The Enterprise Centre at the University of East Anglia is multi-award-winning- the first building to achieve Passivhaus certification and a BREEAM Outstanding rating. Combined with the use of natural and recycled materials sourced through local supply chains, this ambitious project is an exemplar of low embodied energy and carbon construction technologies: the predicted lifecycle CO2 emissions are approximately 20-25% of the emissions of a similar university building built to ‘best practice’ standards. It also provides world-class facilities and significant health and well-being benefits for occupants.
Fit for the Future is offering members a unique opportunity to look behind the scenes and hear from an end-user about the building’s design and construction, operational processes, and performance.
This tour will be of use to members who would like to learn more about:
1. Innovative approaches to energy efficient buildings through design, management and behaviour change including:
· Heating, cooling and ventilation strategies: Mechanical Ventilation Heat Recovery (MVHR) systems, passive solar gain and mixed mode ventilation.
· Power (appliances) and water (reduction and recycling) efficiency through technology and behaviour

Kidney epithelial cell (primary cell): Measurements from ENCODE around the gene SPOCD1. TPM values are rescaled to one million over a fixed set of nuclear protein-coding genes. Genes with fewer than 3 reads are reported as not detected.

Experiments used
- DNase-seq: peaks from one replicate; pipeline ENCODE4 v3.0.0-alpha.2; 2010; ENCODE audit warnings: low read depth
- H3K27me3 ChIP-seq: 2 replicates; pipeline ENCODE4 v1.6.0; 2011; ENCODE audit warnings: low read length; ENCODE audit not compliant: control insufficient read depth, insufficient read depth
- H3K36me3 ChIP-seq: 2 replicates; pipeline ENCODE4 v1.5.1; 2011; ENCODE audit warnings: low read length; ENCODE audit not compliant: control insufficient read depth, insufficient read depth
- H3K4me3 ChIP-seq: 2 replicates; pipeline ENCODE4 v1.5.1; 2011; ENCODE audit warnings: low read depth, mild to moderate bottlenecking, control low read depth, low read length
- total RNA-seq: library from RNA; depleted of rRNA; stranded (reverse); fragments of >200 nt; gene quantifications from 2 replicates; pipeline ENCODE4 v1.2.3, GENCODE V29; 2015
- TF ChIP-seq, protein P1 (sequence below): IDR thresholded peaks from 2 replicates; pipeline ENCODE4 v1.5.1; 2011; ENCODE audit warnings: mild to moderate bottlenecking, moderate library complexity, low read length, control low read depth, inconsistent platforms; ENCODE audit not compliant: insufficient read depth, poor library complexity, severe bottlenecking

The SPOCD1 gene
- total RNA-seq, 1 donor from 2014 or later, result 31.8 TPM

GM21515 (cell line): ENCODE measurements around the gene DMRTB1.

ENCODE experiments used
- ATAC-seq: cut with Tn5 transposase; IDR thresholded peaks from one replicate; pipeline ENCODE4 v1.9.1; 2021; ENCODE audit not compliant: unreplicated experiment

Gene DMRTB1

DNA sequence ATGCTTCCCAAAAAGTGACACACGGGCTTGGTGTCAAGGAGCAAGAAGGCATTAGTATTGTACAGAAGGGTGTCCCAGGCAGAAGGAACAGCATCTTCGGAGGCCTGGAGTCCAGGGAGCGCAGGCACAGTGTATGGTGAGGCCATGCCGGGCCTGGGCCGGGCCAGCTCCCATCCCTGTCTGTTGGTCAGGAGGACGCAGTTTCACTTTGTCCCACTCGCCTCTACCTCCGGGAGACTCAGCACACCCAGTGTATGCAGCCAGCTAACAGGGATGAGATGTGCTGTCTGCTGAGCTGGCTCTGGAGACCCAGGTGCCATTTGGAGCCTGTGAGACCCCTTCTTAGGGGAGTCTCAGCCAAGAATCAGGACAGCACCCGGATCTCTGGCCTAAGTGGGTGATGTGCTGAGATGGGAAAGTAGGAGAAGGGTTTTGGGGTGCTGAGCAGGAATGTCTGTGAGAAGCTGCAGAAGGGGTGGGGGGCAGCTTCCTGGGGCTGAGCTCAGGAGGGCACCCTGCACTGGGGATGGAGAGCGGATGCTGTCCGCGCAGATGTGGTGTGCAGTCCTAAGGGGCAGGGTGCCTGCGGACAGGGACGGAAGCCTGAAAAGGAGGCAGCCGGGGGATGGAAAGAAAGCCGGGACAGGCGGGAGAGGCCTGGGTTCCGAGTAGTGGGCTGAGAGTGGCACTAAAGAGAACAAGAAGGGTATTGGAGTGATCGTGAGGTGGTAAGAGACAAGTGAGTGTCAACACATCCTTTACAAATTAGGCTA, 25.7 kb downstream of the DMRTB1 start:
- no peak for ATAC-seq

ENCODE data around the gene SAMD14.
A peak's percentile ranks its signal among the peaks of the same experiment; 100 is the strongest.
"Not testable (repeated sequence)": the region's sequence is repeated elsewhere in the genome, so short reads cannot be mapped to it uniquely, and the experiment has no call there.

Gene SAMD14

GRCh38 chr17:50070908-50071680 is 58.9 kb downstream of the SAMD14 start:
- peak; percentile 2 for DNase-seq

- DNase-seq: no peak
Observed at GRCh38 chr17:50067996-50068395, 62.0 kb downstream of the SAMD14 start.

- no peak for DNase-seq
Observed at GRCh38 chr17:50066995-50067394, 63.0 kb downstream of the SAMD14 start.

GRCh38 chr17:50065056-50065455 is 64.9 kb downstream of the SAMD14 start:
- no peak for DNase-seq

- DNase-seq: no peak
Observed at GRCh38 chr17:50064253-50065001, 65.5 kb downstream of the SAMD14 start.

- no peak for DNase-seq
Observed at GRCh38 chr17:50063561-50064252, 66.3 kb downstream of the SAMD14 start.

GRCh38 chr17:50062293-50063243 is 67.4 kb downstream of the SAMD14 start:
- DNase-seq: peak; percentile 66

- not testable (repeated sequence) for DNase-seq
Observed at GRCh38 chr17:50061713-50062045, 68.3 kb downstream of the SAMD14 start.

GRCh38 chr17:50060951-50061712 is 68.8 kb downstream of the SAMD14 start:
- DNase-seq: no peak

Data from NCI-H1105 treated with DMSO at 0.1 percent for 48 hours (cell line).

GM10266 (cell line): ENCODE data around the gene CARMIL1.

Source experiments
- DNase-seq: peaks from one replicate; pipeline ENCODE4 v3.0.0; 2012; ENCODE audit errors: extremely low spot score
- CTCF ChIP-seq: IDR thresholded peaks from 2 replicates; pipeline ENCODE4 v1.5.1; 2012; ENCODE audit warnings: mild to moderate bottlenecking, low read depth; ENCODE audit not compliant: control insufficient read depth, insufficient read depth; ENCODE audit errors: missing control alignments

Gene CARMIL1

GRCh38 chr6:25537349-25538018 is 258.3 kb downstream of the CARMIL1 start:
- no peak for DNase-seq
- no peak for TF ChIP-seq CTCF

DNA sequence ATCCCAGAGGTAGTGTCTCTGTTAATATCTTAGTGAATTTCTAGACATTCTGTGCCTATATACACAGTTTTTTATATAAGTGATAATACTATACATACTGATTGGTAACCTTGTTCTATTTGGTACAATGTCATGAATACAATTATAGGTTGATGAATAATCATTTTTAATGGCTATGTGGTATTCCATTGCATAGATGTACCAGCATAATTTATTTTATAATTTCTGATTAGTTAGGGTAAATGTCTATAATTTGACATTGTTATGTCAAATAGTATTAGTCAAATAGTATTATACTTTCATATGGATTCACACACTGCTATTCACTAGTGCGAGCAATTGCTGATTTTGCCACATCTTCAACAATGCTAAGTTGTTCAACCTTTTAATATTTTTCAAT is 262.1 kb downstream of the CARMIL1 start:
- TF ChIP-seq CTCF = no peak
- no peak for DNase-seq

· Low energy lighting approaches, including application of LEDs, maximising natural lighting and behaviour
· Post Occupancy Evaluation (POE) strategies and methods, including an overview of the application of the Soft Landings framework.
2. Creating a healthy building. Climate change and extreme weather events are putting increasing pressure on buildings in terms of both design and management. Providing healthy, productive and happy working/living environments alongside environmentally sustainable buildings is increasingly a focus. Learn about significant health and well-being benefits achieved through:
· Air quality and temperature management (maintaining healthy and comfortable levels whilst maximising energy efficiency)
· Natural lighting strategies
· Noise control and reduction
· Material selection e.g. zero VOCs
3. Embodied Carbon (reducing the life cycle emissions of a building), through:
· Use of natural and recycled materials including regional timber, straw, hemp, clay and stone. An overview of the drivers for using natural materials, including sustainability (embodied carbon), performance, availability, cost and associated standards.
· Sustainable procurement and rethinking supply chains
Lunch and refreshments will be provided. Please contact Polly Champness if you would like to attend.
Full agenda to follow shortly.